My previous blog post documented my first affray into the world of baking on a stone. The experiment was successful in two parts.
Firstly, I tested a new method of baking. I used paving bricks as an oven stone to get more thermal mass in the oven to help keeping the temperature stable. Secondly I tested a new idea with the dough that I was using.
On both counts I learnt something.
On the subject of the oven stone, I probably had too many in the oven, thereby restricting airflow in the oven. Not good. So this time around I had just enough bricks in the oven to make a small floor for each bread pan. Instead of eight bricks, I used four. This made a huge difference in the air flow in the oven and there was a substantial flow of steam all around. I have an oven with a fan inside stirring the air around. This means that there is much less of a temperature gradient from top to bottom in the oven than without the fan. Needless to say, the bread developed a very nice crust.
|The new brick layout to facilitate air flow in the oven.|
I also had to adjust the temperature part of the baking regime. The fan causes an even temperature throughout the oven, so one needs a lower temperature setting as a result. I now bake at a temperature of around 175ºC/350ºF, instead of 200ºC/400ºF.
|Good fermentation bubbles in the starter|
In terms of the dough there is also some progress. The previous loaf used some milk and sugar, which was repeated here. The resulting dough seems to have smaller fermentation bubbles, giving almost a lighter character to the loaf in the end. I decided to stick with this mixture for the next few loaves.
For these loaves I used half a cup of the sourdough, one cup of rye flour, two cups of stone ground, whole wheat, brown bread flour and a cup of white bread flour for the kneading board. To this lot was added 1½ teaspoons of salt and two dessert spoons of brown sugar along with a ¼ cup of milk.
I made the starter by adding the rye flour to the quarter cup of sourdough. This was left for six hours to multiply and develop. There was good fermentation, as you can see in the picture. Next came the rest of the dry ingredients, using only half of the white bread flour, into a large mixing bowl in one fell swoop. Using a sturdy medium-sized spatula from the Le Creuset range, I mixed the dry ingredients well before adding the milk and the sourdough starter. This was mixed until the dough was too dry, then I added a little more water, about two dessert spoons' worth, still keeping the half cup of white bread flour in reserve for the kneading board.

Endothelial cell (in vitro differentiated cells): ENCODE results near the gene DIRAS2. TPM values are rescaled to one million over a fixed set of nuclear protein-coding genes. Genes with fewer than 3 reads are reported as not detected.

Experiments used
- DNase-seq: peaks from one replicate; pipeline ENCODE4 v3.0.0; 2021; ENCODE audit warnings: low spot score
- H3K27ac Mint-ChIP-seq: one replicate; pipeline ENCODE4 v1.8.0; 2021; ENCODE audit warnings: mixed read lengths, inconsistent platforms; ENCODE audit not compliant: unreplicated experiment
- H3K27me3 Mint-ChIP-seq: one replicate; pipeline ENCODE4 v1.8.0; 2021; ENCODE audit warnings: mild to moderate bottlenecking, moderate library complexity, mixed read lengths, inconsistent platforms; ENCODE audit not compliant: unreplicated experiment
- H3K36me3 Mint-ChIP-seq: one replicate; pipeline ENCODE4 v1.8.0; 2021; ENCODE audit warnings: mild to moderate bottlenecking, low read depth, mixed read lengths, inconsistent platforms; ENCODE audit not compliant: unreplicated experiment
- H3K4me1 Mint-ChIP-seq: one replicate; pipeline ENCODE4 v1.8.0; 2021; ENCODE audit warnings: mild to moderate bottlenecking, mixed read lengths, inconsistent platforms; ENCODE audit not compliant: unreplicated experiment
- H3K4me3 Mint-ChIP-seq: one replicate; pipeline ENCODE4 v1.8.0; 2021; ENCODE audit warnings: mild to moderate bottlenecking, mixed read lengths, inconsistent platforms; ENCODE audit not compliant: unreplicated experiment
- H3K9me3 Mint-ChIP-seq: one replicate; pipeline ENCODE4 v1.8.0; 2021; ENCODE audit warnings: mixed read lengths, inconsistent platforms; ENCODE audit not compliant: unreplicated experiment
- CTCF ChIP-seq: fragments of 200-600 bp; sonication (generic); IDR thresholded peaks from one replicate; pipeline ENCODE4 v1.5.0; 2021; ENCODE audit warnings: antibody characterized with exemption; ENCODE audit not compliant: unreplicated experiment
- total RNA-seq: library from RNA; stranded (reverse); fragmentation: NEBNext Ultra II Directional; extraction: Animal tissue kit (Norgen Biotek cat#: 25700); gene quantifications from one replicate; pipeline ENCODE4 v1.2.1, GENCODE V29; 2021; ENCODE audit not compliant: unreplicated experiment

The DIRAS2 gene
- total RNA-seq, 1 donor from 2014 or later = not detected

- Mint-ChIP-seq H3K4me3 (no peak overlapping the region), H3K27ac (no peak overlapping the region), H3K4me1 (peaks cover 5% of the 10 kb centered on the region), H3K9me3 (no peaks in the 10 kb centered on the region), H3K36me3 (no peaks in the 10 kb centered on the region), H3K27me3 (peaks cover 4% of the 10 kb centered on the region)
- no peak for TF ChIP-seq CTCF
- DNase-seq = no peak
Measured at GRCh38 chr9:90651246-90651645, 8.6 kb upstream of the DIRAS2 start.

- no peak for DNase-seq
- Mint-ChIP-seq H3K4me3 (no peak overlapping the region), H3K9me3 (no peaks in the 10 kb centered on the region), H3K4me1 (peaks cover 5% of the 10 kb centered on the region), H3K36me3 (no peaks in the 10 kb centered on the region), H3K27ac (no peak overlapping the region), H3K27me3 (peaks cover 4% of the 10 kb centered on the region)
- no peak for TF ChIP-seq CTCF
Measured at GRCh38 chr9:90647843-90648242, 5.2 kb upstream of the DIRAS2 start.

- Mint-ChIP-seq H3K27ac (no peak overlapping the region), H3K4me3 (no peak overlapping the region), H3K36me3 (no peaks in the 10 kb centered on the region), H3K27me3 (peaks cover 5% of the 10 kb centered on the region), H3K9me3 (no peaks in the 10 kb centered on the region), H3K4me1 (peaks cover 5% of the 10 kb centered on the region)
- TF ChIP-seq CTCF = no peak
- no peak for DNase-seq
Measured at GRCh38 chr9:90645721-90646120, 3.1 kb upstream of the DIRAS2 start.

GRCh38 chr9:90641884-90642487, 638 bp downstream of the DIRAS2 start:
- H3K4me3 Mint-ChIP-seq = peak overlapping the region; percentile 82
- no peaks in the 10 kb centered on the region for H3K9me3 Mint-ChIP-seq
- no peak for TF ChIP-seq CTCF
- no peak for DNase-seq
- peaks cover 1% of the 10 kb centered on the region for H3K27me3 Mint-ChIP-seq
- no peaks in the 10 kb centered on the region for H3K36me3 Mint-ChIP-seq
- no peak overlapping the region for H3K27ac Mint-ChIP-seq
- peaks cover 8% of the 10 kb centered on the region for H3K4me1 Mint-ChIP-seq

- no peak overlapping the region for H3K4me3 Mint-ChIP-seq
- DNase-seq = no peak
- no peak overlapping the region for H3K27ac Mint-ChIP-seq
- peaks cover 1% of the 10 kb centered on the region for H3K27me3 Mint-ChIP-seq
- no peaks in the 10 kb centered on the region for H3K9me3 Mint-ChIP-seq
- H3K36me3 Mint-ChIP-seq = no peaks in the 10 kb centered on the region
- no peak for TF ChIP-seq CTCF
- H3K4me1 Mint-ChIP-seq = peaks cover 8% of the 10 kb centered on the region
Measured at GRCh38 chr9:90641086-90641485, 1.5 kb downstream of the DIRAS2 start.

|Very good rising|
The dough was kneaded until it became satiny, at which stage I patted it into a flattened ball and covered it with some cooking oil. The cooking oil works well to prevent drying out during the rising phase. The dough was left overnight for twelve hours to rise. It almost tripled in volume, for which I was grateful again. It tells me that my wild yeast is healthy and lively. I then kneaded the dough back to the original volume, cut it in half, not tearing it, and then shaped it into two medium sized loaves for the baking tins. These were left for another four hours before I popped them into the pre-heated oven. The loaves were baked for forty minutes, after which I switched the heat off. This is where I think the next change in my baking regime should be to prevent over-baking. Remove the loaves from the oven immediately on completion of baking time. Turn them out of the tins onto a tray to cool. Allow cooling for at least twenty minutes. There is still some steam inside the loaves that needs to diffuse out of the loaves.
|The new arrangement in the oven|
All's well that ends well and this experiment was no exception. The loaves came out better looking than the previous experiment and they had risen properly before the dough set into the crust.
Chalk up another successful baking experiment. Quite worth the effort, therapeutic to make and a joy to eat.
This post also linked to Yeastspotting!
Authored by Johan Zietsman
Last updated on 2012-12-12
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